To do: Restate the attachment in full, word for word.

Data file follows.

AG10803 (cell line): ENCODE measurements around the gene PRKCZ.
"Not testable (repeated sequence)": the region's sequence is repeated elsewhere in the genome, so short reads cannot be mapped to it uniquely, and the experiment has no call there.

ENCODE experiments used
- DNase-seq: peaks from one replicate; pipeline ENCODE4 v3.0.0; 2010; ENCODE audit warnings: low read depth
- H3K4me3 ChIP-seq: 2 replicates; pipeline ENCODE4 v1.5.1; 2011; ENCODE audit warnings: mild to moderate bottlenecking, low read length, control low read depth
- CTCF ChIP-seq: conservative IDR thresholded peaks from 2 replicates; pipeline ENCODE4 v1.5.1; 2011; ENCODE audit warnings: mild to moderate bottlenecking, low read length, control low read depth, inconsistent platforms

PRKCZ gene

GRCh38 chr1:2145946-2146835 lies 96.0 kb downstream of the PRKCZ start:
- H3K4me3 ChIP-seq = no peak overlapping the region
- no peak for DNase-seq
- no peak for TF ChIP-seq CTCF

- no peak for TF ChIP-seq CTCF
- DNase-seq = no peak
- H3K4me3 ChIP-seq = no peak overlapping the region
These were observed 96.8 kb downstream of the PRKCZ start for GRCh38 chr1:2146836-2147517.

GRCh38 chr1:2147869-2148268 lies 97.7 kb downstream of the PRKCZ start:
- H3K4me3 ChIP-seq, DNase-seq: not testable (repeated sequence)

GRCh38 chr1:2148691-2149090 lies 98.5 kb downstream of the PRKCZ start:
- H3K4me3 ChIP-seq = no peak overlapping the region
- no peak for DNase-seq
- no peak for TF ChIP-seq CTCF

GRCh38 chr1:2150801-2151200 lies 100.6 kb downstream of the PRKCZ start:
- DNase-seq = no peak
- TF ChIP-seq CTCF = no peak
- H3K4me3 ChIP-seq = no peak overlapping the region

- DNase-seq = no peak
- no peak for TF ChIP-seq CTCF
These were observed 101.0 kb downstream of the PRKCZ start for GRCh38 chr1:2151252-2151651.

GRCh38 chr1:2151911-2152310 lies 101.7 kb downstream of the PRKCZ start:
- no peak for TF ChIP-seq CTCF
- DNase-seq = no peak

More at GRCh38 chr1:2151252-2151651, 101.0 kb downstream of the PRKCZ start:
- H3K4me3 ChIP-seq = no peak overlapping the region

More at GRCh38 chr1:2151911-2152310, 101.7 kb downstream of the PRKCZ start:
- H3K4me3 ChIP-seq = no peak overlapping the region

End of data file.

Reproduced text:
AG10803 (cell line): ENCODE measurements around the gene PRKCZ.
"Not testable (repeated sequence)": the region's sequence is repeated elsewhere in the genome, so short reads cannot be mapped to it uniquely, and the experiment has no call there.

ENCODE experiments used
- DNase-seq: peaks from one replicate; pipeline ENCODE4 v3.0.0; 2010; ENCODE audit warnings: low read depth
- H3K4me3 ChIP-seq: 2 replicates; pipeline ENCODE4 v1.5.1; 2011; ENCODE audit warnings: mild to moderate bottlenecking, low read length, control low read depth
- CTCF ChIP-seq: conservative IDR thresholded peaks from 2 replicates; pipeline ENCODE4 v1.5.1; 2011; ENCODE audit warnings: mild to moderate bottlenecking, low read length, control low read depth, inconsistent platforms

PRKCZ gene

GRCh38 chr1:2145946-2146835 lies 96.0 kb downstream of the PRKCZ start:
- H3K4me3 ChIP-seq = no peak overlapping the region
- no peak for DNase-seq
- no peak for TF ChIP-seq CTCF

- no peak for TF ChIP-seq CTCF
- DNase-seq = no peak
- H3K4me3 ChIP-seq = no peak overlapping the region
These were observed 96.8 kb downstream of the PRKCZ start for GRCh38 chr1:2146836-2147517.

GRCh38 chr1:2147869-2148268 lies 97.7 kb downstream of the PRKCZ start:
- H3K4me3 ChIP-seq, DNase-seq: not testable (repeated sequence)

GRCh38 chr1:2148691-2149090 lies 98.5 kb downstream of the PRKCZ start:
- H3K4me3 ChIP-seq = no peak overlapping the region
- no peak for DNase-seq
- no peak for TF ChIP-seq CTCF

GRCh38 chr1:2150801-2151200 lies 100.6 kb downstream of the PRKCZ start:
- DNase-seq = no peak
- TF ChIP-seq CTCF = no peak
- H3K4me3 ChIP-seq = no peak overlapping the region

- DNase-seq = no peak
- no peak for TF ChIP-seq CTCF
These were observed 101.0 kb downstream of the PRKCZ start for GRCh38 chr1:2151252-2151651.

GRCh38 chr1:2151911-2152310 lies 101.7 kb downstream of the PRKCZ start:
- no peak for TF ChIP-seq CTCF
- DNase-seq = no peak

More at GRCh38 chr1:2151252-2151651, 101.0 kb downstream of the PRKCZ start:
- H3K4me3 ChIP-seq = no peak overlapping the region

More at GRCh38 chr1:2151911-2152310, 101.7 kb downstream of the PRKCZ start:
- H3K4me3 ChIP-seq = no peak overlapping the region